by Kathie Smith
We all have a picture in our heads of mental institutions and nursing homes that has at least a few elements from Miloš Forman’s tenable film One Flew Over the Cuckoo’s Nest—inhumane caverns where abuse of power and overuse of medication go hand in hand and where even the most tenacious personality can be deflated. This is an extreme vision that no doubt gives progressive facilities a bad name, but also one that is occasionally supported by the news headlines. Although elder care centers perform a necessary function for a growing population of senior citizens, I think we all see a nursing home as a last resort for both our loved ones and ourselves.
Director: Michael Rossato-Bennett
Producers: Alexandra McDougald, Regina Kulik Scully, Michael Rossato-Bennett
Writer: Michael Rossato-Bennett
Cinematographer: Shachar Langlev
Editor: Mark Demolar, Michael Rossato-Bennett, Manuel Tsingaris
Music: Itaal Shur
Premiere: January 18, 2014 – Sundance Film Festival
US Theatrical Release: July 18, 2014
US Distributor: Projector Media
As described in Michael Rossato-Bennett’s documentary Alive Inside, nursing homes are the product of an unhealthy marriage between state run poorhouses of yesteryear and the well-oiled machines of hospitals, offering a clinical repository for those unable to take care of themselves. But what Rossato-Bennett’s eye-opening movie also depicts is a simple solution to provide a little levity to otherwise lifeless individuals though the power of music. On a one-day shoot that turned into three years, Rossato-Bennett followed social worker Dan Cohen on his mission to bring joy to nursing home patients one iPod Shuffle and one pair of headphones at a time.
It was over two years ago when a short clip of Alive Inside went viral, showing Henry, a man slumped over in his wheelchair, and how he is brought to life with music. His therapist slips on his headphones and turns on his iPod, and Henry’s eyes immediately light up, he raises his head and starts humming along. Even more significant, when the headphones are slipped off, Henry has the ability to express himself and remember things that were previously out of reach for him. This kind of transformation is seen over and over again with a variety of patients—their eyes clouded by the pain of medication, confusion and frustration—as life is somehow magically restored to their faces.
Cohen is the founder of Music & Memory, a nonprofit that facilitates iPod donations to nursing homes and attempts to raise awareness about music therapy. As might be expected, music is not recognized as a viable medical intervention within the established health care system, and as a result, state or federal funding for such a project will be slow in coming if it ever does. You can write a $1000 prescription with the wave of a hand, one doctor points out, but ask for a $60 personal music system and then you are looking for a fight.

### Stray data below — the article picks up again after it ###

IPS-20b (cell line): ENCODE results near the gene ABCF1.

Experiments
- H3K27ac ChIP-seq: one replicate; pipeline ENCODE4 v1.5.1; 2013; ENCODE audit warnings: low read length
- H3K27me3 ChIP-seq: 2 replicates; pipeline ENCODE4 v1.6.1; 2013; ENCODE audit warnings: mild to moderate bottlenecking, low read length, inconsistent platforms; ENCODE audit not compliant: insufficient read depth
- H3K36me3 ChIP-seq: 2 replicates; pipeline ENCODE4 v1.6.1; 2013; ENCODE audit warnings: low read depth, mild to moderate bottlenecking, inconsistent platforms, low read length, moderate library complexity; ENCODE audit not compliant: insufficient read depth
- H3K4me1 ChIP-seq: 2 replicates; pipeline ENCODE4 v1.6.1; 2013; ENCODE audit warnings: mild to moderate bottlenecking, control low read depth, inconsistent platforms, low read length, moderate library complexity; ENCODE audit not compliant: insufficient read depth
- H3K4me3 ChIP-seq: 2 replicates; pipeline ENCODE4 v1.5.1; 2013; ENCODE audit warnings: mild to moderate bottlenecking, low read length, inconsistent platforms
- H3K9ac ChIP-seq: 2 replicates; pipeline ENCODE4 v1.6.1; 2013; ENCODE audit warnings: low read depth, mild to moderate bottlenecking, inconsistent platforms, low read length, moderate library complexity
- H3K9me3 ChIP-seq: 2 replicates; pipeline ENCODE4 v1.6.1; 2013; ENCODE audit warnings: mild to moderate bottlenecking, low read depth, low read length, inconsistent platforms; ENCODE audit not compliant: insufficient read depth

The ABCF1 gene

Alive Inside, however, makes an incredibly compelling argument at least for those who take the opportunity to see it. For the duration of its extremely efficient 78 minutes, it feels like a force with the equivalence of a sea change, offering modest yet easy solutions to an imperfect system of care giving. In addition to the credible on-screen proof of patients, Alive Inside enlists the perspective of neurologist and author Oliver Sacks (whose 2007 book Musicophilia provides a fascinating study on how music effects the brain) and the selfless work of musician Samite Mulondo, the Executive Director of Musicians for World Harmony. Rossato-Bennett effectively touches on the science of music and the ubiquitous effect it has on humans while also underscoring a broken health care system that leaves nursing homes in its wake (not to mention the emotional effect of moving into such a facility).
Despite the evidence, the real inspiration lies in the personal effect you see in individuals: Gil, who suffers from depression and is lifted out of his frustration by The Shirelles “Will You Love Me Tomorrow”; Denise, a heartbreaking bipolar patient, who is given a little exuberance with some salsa music; Steve with Muscular Sclerosis who is granted a little peace by being reconnected with his music; or Marylou, riddled with confusion from her Alzheimer’s, who is receives a reprieve with a Beach Boys song. Alive Inside is an unapologetic movie with a message but also a moving testament to the power of music and compassion. Its emotional call to action resonates well beyond the demographics hat seem to separate us all—everyone ages. There’s not much to argue with in Alive Inside, and on this occasion it’s okay to forget about the cinematic experience and embrace the humanitarian one. Donate an iPod and make your playlist, as well as your parent’s and grandparent’s, now.